A.Enabling the train to pass through an R282 mm curve. Having a big body and a high number of driving wheels puts the Big Boy at a disadvantage when passing through a curve – the real train has a mechanism where it only turns its front driver section, but for the model we changed it to a mechanism that turns both the front and back sections the way the truck frame of an electric train does. That way, it can clear an R282 mm curve.
   What’s important while setting all this up is taking into account many different conditions, for example the position of the front and back axis of revolution, the correlation with the body’s posture and inner structure at the time of the turn, the external pressure when pulling something, and the reduction of discrepancies between the model and the real train. At the end, our product differed even in the position of the axis of revolution from a product of an American company. This kind of difference in the thoughts behind the designs is, I think, very interesting.

Q.What would you say is a distinctive mechanism or structure of the model?


A.The power unit. We made the front and back driver sections to be independent from each other, and developed a new drive mechanism that employs a coreless motor. The interior of the sections follows a mechanical structure that we developed with our Japanese steam locomotive products, and we aim at drivability that is as high quality as it has always been. These independent sections are each in charge of leading/piloting (front) and pulling (back), so structurally it resembles the praxis of double heading. Essentially, the power of two trains is gathered in one, thus you can expect effects such as an increase in pulling power and a stabilization of the body’s posture/behavior while moving. Furthermore, this structure takes the same form of output as the real train, which is something that our clients will surely enjoy.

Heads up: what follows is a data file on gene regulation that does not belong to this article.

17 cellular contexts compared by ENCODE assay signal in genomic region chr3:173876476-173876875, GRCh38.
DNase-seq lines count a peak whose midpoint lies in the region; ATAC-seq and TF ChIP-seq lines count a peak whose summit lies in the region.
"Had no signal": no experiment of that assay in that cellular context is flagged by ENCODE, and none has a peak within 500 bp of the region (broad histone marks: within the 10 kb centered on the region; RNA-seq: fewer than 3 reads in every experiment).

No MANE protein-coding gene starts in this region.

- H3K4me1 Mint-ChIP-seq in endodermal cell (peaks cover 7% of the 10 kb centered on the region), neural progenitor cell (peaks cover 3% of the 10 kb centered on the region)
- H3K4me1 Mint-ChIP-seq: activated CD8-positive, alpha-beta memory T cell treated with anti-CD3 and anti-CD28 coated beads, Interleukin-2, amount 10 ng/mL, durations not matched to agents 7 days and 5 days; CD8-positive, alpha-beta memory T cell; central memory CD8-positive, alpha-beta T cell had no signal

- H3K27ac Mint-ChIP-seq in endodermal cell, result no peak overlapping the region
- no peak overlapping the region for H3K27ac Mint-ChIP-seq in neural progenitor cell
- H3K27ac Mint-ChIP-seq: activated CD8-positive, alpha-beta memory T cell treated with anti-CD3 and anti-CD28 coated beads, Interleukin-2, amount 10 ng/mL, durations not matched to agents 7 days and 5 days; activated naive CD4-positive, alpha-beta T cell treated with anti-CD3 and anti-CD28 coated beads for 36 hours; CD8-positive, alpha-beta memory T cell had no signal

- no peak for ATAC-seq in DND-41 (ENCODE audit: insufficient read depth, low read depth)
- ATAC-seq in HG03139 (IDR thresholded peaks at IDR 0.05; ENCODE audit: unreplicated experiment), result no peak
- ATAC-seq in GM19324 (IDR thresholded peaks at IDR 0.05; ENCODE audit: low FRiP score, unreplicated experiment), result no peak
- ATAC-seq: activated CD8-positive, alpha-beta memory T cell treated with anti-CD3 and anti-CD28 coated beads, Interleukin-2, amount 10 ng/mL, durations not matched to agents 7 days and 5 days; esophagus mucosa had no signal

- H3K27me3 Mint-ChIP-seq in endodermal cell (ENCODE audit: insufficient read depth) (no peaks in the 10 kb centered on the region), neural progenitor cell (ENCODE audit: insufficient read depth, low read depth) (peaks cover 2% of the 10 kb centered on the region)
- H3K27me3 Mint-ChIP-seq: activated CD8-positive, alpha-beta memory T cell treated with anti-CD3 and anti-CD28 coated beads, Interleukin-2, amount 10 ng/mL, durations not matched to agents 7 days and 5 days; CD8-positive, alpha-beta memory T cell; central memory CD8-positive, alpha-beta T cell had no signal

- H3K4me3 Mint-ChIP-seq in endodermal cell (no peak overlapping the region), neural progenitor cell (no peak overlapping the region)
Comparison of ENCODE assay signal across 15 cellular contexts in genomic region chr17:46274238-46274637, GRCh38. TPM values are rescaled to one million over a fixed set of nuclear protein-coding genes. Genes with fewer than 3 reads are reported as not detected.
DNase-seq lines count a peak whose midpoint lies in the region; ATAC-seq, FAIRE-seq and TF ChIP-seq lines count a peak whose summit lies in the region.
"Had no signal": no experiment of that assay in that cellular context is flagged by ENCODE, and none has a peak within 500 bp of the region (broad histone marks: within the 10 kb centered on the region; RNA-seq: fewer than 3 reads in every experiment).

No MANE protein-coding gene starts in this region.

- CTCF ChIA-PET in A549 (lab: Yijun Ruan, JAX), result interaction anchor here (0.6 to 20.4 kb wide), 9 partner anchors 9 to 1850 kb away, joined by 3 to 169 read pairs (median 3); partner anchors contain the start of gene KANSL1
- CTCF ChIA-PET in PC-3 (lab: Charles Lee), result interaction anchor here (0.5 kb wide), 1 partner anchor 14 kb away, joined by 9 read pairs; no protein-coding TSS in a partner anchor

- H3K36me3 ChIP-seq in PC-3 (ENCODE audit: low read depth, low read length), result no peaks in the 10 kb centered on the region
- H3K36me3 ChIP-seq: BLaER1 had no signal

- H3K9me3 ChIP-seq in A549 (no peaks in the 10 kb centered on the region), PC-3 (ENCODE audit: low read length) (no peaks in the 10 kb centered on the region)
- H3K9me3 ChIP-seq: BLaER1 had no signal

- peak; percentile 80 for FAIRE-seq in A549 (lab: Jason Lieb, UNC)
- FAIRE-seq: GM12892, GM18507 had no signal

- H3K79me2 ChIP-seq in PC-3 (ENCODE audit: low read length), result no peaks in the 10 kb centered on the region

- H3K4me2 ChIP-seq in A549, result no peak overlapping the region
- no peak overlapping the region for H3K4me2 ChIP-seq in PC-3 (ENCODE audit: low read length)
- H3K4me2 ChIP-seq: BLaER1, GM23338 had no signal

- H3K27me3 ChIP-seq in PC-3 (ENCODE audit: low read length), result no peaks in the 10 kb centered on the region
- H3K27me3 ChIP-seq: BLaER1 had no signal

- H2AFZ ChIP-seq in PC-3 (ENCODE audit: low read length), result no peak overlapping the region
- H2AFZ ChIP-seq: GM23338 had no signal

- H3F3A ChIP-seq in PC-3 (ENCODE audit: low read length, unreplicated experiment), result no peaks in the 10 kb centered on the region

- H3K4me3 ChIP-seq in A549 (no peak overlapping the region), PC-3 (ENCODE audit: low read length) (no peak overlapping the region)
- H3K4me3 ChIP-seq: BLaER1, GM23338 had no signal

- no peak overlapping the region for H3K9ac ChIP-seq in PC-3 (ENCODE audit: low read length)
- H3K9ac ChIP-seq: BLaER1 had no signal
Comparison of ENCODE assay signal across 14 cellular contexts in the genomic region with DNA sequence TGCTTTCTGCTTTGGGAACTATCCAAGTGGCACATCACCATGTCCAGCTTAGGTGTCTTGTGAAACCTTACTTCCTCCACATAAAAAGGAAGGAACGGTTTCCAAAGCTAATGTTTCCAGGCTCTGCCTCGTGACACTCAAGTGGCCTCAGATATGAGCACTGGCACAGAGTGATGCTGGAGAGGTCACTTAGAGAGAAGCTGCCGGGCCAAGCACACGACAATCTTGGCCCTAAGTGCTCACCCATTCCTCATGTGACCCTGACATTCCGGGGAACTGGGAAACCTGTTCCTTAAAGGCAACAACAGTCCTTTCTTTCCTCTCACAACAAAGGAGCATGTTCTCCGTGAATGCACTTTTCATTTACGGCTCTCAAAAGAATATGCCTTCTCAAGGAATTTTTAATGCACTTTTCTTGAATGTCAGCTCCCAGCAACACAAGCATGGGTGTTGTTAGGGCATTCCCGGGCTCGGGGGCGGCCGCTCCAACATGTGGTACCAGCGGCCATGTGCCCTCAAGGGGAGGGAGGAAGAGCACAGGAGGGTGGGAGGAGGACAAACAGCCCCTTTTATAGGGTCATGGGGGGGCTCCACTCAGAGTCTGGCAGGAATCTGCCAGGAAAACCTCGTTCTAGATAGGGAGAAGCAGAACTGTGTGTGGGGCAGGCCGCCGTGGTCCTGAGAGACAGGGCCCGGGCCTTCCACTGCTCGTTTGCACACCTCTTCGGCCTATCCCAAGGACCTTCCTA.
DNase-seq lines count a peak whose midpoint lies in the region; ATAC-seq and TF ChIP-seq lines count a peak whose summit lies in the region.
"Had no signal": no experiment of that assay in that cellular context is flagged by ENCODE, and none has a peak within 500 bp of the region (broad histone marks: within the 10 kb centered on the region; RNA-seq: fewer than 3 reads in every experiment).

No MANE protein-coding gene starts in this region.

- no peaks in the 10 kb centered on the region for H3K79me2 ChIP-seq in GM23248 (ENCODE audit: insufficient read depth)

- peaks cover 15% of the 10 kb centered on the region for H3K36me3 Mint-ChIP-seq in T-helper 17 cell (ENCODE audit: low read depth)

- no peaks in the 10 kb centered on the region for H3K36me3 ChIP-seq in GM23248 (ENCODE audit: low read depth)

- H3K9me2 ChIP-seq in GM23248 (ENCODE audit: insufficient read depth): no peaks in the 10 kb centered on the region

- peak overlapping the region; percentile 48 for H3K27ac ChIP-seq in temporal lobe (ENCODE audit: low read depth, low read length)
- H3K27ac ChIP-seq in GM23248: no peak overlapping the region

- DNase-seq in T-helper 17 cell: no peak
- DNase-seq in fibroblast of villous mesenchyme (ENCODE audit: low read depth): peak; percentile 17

Q. What is an element that is featured for the first time in a KATO product?


The electric conductivity structure (contact points) between the front and back driver sections and the weights for the cylinders. The former was newly developed as a mechanism that enables electric conductivity in the aforementioned axis of revolution components. By getting the friction between contact points down as much as possible, it makes both electric conductivity and durability possible.